Plain or filtered?

I recently stayed (for a very special birthday) at the wonderful Woodsford Castle in Dorset, UK.  Parts of it go back to the middle of the 14th Century, and it is very atmospheric.  It’s owned by the Landmark Trust, and you can rent it.  It sleeps up to 8 people, and is, in effect, a very large holiday cottage.

I wanted to show how the castle looked on a beautifully crisp sunny day, but couldn’t get it all in one frame as the widest lens on my Panasonic G3 was a 20mm (40mm equivalent).  To get round this I took 3 images and combined them in Photoshop CS5 to give a panorama.

I felt that the image needed to be in black and white, so set up a B&W layer in Photoshop. You don’t get a good B&W image just by desaturating a colour image.  A B&W layer gives you much more control.

“Woodsford Castle – no filter” by Derek Gale

It looked OK with the default settings, but I wanted a bit more, so I delved into the B&W filters menu.  These simulate the effect of putting a coloured filter on your lens when shooting with B&W film.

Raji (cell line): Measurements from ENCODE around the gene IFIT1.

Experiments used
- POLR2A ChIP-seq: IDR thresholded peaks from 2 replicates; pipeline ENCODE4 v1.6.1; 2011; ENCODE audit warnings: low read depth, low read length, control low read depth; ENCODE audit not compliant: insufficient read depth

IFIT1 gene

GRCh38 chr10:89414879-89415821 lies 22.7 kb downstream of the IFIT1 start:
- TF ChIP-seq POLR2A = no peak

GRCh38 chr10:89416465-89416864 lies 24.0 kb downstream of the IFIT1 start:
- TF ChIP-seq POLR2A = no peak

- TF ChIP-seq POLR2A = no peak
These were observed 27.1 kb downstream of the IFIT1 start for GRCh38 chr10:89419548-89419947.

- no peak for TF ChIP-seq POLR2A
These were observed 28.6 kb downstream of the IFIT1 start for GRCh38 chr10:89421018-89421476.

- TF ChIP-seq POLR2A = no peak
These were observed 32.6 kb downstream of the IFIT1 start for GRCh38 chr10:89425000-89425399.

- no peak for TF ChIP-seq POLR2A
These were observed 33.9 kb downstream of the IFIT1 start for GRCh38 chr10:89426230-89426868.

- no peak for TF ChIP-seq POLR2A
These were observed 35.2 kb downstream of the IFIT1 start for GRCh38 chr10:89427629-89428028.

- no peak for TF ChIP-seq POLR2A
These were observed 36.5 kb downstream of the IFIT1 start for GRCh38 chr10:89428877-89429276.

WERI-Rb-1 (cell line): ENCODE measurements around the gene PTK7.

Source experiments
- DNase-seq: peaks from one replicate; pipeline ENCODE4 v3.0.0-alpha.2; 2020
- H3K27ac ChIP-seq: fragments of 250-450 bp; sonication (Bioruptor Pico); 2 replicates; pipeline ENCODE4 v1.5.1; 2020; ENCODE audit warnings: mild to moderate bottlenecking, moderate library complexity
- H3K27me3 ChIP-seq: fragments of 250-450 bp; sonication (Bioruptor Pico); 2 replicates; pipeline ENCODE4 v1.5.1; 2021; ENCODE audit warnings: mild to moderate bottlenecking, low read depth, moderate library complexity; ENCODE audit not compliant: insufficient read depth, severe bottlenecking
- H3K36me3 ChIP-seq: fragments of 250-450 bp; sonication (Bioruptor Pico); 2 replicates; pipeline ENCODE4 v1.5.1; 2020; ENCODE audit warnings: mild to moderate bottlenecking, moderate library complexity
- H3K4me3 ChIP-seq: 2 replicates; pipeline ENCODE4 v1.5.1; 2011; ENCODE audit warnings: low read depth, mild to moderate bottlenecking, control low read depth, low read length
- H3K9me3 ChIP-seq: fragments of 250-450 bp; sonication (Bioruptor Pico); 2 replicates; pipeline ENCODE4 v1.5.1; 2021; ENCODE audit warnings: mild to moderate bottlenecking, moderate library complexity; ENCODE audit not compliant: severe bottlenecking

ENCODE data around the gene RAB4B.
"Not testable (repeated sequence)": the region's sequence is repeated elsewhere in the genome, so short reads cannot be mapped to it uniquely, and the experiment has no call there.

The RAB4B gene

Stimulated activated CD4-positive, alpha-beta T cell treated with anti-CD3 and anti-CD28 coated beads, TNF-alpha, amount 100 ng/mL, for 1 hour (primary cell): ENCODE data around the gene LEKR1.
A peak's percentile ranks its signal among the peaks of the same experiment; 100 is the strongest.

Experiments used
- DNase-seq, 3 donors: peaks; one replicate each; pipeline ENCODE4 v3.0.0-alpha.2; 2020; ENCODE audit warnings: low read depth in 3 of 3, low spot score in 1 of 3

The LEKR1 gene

“Woodsford Castle – Blue filter” by Derek Gale

Simulating a blue filter took away all of the saturation in the blue sky. The sky is now much too light.  The filter has also accentuated the texture of the stone, and it makes the building look a bit older.

“Woodsford Castle – Red filter” by Derek Gale

This image uses a simulated red filter (and a bit more Contrast).  The blue sky has darkened down, and overall the image has much more impact.  The filter has also removed some apparent imperfections in the stonework so it looks much newer.  You can imagine it being used by a 14th cent estate agent…

So, one image and three very different looks, and that’s without putting in any variations in the filter effects, or adding further adjustment layers.  Of course, there’s also the choice of how to tone the final printout, by choosing the right paper and ink combination.

Isn’t photography fun!

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